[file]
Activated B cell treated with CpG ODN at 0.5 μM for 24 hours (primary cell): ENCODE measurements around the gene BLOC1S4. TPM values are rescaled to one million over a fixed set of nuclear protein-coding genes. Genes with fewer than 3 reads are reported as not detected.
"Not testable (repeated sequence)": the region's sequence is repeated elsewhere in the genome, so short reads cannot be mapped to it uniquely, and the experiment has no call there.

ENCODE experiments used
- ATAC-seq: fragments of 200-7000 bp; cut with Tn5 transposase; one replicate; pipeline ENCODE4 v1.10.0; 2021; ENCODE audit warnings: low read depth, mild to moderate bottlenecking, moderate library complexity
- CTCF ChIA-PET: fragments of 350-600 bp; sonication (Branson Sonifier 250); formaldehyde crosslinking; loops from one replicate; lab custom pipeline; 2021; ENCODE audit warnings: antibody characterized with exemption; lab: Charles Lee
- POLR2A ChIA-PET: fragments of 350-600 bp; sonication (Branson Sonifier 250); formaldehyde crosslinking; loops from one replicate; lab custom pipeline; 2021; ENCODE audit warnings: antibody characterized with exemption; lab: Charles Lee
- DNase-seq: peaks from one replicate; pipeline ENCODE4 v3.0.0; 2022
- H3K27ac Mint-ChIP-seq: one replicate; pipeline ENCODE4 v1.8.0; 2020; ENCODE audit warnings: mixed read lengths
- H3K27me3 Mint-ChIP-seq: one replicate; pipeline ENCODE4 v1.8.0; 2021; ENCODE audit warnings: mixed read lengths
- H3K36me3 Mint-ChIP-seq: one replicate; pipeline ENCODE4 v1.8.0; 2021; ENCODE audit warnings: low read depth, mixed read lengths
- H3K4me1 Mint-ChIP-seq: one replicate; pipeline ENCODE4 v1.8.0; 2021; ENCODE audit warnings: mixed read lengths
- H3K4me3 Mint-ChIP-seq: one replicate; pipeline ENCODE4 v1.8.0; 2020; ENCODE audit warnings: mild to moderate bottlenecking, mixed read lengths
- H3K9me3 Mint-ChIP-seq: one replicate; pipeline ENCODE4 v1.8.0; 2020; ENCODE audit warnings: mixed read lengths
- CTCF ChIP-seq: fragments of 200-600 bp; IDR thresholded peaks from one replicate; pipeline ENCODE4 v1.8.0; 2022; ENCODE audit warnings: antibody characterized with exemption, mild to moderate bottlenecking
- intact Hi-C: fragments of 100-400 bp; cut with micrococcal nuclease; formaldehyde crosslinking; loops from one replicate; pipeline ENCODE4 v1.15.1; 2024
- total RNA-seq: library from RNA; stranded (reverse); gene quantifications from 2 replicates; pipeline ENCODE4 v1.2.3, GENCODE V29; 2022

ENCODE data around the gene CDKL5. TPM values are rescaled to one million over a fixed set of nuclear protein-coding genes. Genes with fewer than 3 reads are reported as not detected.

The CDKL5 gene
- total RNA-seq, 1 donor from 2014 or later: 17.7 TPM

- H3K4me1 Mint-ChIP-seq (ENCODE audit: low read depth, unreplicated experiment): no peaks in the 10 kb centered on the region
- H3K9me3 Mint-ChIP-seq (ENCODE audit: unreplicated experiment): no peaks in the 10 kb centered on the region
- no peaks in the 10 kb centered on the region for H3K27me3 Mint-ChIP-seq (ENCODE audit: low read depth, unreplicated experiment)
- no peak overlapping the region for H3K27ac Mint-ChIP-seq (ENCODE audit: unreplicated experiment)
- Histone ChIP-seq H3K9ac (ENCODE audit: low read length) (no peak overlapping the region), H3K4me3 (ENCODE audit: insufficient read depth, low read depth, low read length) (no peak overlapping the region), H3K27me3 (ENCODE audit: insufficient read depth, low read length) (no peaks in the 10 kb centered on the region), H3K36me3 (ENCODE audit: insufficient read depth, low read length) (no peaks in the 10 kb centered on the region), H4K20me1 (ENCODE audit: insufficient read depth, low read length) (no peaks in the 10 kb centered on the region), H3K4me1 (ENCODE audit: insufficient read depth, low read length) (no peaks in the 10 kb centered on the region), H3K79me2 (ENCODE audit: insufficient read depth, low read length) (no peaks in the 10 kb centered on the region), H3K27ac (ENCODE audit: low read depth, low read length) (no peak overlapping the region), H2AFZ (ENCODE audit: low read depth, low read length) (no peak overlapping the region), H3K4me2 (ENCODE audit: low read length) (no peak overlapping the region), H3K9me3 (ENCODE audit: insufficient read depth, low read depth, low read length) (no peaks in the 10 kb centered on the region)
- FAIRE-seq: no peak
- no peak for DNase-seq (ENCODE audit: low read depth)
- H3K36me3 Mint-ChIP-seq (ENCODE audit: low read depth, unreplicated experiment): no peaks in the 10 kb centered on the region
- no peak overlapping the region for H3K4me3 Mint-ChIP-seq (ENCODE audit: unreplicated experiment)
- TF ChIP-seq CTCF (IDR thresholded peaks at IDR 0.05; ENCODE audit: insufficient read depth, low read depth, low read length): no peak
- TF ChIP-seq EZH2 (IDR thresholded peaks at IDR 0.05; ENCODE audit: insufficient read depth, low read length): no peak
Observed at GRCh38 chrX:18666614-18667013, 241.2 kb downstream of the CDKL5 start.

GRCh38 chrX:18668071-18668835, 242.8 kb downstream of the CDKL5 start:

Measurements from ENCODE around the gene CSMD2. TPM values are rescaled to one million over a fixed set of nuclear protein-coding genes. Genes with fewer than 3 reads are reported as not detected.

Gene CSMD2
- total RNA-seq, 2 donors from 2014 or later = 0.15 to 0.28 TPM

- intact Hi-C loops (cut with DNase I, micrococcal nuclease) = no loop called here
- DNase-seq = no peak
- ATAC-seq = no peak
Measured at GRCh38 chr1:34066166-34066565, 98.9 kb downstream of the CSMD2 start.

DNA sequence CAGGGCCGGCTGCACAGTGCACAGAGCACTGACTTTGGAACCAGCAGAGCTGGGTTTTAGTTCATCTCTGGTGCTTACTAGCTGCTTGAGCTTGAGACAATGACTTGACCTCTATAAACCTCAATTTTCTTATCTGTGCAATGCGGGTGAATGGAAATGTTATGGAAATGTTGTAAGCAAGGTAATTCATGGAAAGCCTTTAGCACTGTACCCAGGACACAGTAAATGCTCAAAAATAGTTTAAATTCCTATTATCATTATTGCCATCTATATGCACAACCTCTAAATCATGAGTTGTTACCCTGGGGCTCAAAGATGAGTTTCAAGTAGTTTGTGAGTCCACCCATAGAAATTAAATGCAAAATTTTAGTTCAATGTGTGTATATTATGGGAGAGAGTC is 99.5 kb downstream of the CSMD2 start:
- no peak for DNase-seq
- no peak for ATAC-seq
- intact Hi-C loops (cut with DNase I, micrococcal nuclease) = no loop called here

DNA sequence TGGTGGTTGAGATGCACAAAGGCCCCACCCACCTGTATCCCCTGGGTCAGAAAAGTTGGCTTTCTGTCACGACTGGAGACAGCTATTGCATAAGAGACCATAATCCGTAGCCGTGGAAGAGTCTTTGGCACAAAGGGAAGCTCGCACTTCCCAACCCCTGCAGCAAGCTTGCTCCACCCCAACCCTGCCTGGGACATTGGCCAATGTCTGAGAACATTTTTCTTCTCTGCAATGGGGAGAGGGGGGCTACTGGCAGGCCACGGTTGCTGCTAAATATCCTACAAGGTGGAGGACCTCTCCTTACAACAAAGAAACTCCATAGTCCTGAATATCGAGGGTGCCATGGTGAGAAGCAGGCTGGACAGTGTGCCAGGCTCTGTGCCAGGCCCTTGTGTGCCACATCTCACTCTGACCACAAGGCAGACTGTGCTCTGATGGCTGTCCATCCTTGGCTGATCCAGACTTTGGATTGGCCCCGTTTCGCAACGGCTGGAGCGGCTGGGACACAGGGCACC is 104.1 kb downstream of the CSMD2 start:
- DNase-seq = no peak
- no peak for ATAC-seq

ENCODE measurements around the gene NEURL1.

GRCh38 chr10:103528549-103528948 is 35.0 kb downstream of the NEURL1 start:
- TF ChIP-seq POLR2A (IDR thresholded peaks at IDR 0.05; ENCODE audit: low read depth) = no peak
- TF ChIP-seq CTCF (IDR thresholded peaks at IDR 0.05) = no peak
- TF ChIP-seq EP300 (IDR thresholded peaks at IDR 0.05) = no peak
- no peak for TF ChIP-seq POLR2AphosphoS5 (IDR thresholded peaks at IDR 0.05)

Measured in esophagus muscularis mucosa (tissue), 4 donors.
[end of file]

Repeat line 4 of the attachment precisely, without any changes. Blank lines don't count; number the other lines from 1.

- ATAC-seq: fragments of 200-7000 bp; cut with Tn5 transposase; one replicate; pipeline ENCODE4 v1.10.0; 2021; ENCODE audit warnings: low read depth, mild to moderate bottlenecking, moderate library complexity